Book Review: Delhi Rambles
With an unerring eye for the strange and the unusual, Smith unearths some interesting stories and characters who stay with you long after you close the book
Vijay Narain Shankar Delhi
In the old City of Delhi, there are stories in the stones and the walls. History echoes in its narrow lanes, and faces, and voices from the past flit like shadows. As Ronald Vivian Smith spins a web of legends, myths and anecdotes of this world in Delhi Rambles, the highrises and swanky cars of the newer parts of town fade in a trice.
The book is a treasure-house of such stories about a city sometimes called the Rome of Asia and remembered as the city of Mirza Ghalib.
It is well known that Delhi has existed since the time of the Pandavas and has been the capital city of Hindu, Muslim and British rulers through the centuries. But though each age and each generation left something of itself behind, it takes an incurable romantic like Smith—a lifelong journalist and author—to recreate these ages through their stories.
Smith has spent a lifetime spanning 76 summers (and winters too, as he points out) in a ceaseless affair with the magic of old Delhi and the passion is yet unabated. Originally from Agra, Smith came to Delhi as a young journalist to work on the editorial desk of The Statesman in the 1970s. He parked himself, almost permanently, at a hotel plus chandelier and antique glass shop opposite the Jama Masjid in the heart of old Delhi. His modest room at the hotel became the refuge of journalists and writers, as well as interesting local denizens. Even after nearly 50 years, I can recall sitting with him at his mehfil—which was like partaking of a moveable feast of stories about old Delhi and its people.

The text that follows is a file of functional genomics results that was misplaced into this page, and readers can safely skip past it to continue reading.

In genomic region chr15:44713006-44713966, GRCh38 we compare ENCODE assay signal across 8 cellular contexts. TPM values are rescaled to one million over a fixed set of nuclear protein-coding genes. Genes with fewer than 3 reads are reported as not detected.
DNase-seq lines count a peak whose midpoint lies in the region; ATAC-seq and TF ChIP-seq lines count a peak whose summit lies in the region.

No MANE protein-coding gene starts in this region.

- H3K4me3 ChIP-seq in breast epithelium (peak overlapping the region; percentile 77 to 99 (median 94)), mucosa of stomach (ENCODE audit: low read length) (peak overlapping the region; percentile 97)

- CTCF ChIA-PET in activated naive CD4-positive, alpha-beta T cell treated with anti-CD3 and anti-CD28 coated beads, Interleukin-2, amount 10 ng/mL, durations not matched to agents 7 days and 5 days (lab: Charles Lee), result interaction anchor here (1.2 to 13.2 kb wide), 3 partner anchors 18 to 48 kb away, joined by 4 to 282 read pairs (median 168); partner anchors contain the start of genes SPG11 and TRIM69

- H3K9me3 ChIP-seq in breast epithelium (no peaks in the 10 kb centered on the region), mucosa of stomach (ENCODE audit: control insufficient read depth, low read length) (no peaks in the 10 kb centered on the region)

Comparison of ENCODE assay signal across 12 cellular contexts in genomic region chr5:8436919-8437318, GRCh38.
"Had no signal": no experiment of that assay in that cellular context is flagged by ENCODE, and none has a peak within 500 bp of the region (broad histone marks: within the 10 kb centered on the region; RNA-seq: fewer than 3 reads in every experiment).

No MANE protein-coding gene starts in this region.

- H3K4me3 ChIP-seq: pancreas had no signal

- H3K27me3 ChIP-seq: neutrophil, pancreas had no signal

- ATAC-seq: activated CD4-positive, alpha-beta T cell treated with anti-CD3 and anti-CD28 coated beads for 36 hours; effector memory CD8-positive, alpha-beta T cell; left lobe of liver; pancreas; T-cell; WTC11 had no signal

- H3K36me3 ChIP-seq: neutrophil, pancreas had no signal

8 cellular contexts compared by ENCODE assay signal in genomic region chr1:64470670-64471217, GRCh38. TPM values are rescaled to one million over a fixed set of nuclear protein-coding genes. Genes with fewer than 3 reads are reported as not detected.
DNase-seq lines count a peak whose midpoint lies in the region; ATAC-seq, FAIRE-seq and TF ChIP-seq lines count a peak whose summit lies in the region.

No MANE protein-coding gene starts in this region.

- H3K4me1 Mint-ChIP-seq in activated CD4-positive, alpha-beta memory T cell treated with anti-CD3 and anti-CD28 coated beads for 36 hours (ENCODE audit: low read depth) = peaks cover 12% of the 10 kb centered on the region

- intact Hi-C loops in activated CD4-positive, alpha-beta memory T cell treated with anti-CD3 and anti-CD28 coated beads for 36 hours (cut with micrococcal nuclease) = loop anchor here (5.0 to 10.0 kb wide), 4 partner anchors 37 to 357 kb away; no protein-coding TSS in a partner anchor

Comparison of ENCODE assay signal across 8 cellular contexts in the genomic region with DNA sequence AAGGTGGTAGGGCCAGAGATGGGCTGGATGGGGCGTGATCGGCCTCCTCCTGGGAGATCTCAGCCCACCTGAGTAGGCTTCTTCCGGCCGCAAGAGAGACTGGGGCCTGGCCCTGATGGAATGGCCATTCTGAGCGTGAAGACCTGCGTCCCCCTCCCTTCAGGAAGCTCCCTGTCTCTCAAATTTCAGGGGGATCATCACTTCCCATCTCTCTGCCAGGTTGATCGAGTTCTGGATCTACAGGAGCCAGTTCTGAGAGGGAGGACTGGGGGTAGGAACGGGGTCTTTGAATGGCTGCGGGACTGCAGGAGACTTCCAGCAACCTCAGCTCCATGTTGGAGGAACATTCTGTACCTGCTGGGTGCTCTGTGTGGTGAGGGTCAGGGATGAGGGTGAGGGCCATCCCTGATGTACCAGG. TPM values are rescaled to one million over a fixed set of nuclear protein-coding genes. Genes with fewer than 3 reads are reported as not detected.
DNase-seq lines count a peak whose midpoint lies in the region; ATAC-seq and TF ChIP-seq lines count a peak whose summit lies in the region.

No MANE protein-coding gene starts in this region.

With an unerring eye for the strange and the unusual, Smith unearths some interesting stories and characters who stay with you long after you close the book. We find here the story of the wedding of toys, a practice based upon a mythological story, we have the Israeli Holi played by the Jews, the mad sahib of Red Fort who converted to Islam and begat children with a woman living in the jhuggis inside the Red Fort in British times. The mad sahib reminds us of Kipling’s Jelaluddin (Joseph) Macintosh in the Simla of the 1880s. In fact, there is much in Smith’s worldview and writing that reminds one of Kipling’s preoccupation with the oddballs and the mavericks who peopled British India.
There is also a simplicity and lucidity of writing which is enjoyable. Smith’s people interest us because they are fiercely individualistic, like the maths teacher, Mr Pereira, whose cap, stick and watch make an interesting story just like the tale of the ‘kala aam’ in the chapter “Of A Battle Long Ago”. An evil giant and a dragon appear in the story in which the people of Delhi, in 1761, shut the gates of the walled city and waited anxiously for the result of a battle that would change their lives.
History walks like one’s own shadow as one travels the lanes of old Delhi along with Smith. And though in today’s world, people usually take the fast Metro to wherever they want to go, it is a good idea to get into Smith’s tonga of memories to celebrate the romance of old Delhi.